Former U.S. President Barack Obama has been offered special membership at the high-end Woodmont Country Club despite the resistance of many of its Jewish golfing members who took issue with his policies on Israel during his two terms as president, according to a New York Times report.
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According to the report, the club's management sent a letter to its members on Monday informing them that Obama and former first lady Michelle had been offered a deal as "special members," waiving a $80,000 initiation fee required from most new members.
"In the current deeply polarized political environment, it is all the more important that Woodmont be a place where people of varying views and beliefs can enjoy fellowship and recreation in a relaxed environment," The New York Times quoted the letter from club president Barry Forman as saying.
A controversy over offering the Obama's a place in the club began in early January, just over a week before he left office. According to a New York Post report at the time, the club outside Washington D.C., which was founded in 1913 for Jews who were banned from other clubs for being Jewish, had already offered Obama the exclusive deal, but opposition from among the other members was giving management cause to reconsider.
"Can you imagine how angry I would be if I had paid $80,000 to have to look at this guy who has done more to damage Israel than any president in American history?" an official from a Jewish organization in Washington told the Post.
Anger among club members was apparently fueled by Obama's decision to abstain from a recent vote in the UN Security Council condemning the construction of settlements in the West Bank.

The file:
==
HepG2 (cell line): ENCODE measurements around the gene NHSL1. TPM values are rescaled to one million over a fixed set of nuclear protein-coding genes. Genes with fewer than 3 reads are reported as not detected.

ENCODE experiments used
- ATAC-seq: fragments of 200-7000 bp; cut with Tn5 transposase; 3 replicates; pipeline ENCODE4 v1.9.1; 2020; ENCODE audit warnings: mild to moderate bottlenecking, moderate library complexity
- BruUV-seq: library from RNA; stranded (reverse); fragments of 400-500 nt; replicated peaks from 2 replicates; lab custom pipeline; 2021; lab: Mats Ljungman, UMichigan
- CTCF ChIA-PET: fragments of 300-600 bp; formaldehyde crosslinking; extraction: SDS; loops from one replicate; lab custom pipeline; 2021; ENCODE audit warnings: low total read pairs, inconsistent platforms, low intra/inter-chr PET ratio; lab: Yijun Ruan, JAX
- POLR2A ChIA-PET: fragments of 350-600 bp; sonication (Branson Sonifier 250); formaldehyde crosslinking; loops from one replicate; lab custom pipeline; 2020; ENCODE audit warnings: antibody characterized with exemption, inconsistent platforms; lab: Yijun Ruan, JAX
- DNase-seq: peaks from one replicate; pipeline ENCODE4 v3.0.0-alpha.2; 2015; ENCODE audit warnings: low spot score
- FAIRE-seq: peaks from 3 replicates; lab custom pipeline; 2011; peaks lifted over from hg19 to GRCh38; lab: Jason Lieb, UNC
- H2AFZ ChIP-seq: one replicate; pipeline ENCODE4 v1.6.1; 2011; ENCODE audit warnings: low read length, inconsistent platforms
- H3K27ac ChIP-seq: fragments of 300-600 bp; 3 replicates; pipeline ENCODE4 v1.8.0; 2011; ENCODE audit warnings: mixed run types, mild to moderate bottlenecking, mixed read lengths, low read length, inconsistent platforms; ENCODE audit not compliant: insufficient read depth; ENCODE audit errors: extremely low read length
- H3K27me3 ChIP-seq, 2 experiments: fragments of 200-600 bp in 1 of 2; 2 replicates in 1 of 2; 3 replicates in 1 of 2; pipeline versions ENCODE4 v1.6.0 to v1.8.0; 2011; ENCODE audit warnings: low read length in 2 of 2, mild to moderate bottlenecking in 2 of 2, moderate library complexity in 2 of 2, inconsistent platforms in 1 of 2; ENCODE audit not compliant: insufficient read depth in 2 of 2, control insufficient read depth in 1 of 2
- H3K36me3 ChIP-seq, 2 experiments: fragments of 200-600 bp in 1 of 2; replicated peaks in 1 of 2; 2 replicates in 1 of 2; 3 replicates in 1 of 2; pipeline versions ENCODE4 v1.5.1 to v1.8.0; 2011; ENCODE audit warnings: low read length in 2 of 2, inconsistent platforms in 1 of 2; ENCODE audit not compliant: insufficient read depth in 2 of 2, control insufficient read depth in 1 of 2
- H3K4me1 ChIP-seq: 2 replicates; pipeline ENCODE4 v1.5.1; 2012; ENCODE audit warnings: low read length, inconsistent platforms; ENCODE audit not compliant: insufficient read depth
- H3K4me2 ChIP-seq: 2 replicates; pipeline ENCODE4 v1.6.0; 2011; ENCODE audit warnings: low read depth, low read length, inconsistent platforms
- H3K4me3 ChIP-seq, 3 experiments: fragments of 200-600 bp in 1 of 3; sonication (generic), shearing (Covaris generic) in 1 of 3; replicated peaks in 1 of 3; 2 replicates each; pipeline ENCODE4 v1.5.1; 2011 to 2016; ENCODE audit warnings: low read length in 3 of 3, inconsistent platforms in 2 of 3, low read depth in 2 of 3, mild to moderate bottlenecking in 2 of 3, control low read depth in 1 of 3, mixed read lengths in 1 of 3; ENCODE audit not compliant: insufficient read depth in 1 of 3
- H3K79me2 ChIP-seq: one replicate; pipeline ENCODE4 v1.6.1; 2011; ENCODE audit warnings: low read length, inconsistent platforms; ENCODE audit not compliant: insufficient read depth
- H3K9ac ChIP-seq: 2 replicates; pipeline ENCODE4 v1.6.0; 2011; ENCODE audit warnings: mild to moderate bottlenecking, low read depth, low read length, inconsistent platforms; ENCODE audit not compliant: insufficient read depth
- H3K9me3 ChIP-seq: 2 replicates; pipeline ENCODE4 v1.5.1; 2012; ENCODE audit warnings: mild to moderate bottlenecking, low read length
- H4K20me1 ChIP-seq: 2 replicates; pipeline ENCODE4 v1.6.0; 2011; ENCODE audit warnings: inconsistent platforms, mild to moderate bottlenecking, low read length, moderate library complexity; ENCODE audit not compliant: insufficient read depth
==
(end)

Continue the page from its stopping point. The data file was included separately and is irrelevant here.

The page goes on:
Obama also had has his supporters among the club's membership however, with Jeffrey Slavin, mayor of the Montgomery County town of Somerset, resigning from the club over the issue. "I can no longer belong to a community: Where intolerance is accepted, where history is forgotten, where freedom of speech is denied and where the nation's first black president is disrespected," Slavin wrote in an email to the club's general manager, published by the Washington Post.
Forman said in his letter that the decision to extend an invitation to the Obamas was made after lengthy discussions that concluded in noting the club's history of offering a place for Jews to play golf despite discrimination elsewhere, and its growing diversity ever since.
"Given our legacy," he wrote, "it is regrettable that we have now been portrayed as unwelcoming and intolerant, because that is not who we are."
According to the New York Times, the former president has not applied for membership and had not indicated that he intended to do so, though, during his tenure in the White House, he told friends that Woodmont could be his club of choice after leaving office.
Under the deal offered to him, Obama would still have to play annual fees of $9,600 to the country club.
Obama first golfed at Woodmont in 2015 with member Thomas R. Nides, a former deputy secretary of state, John Shulman, the head of a private equity firm and one of the president's personal aides.
"This whole issue is ridiculous," Nides told the New York Times. "The only thing the guy wants to do is to play golf."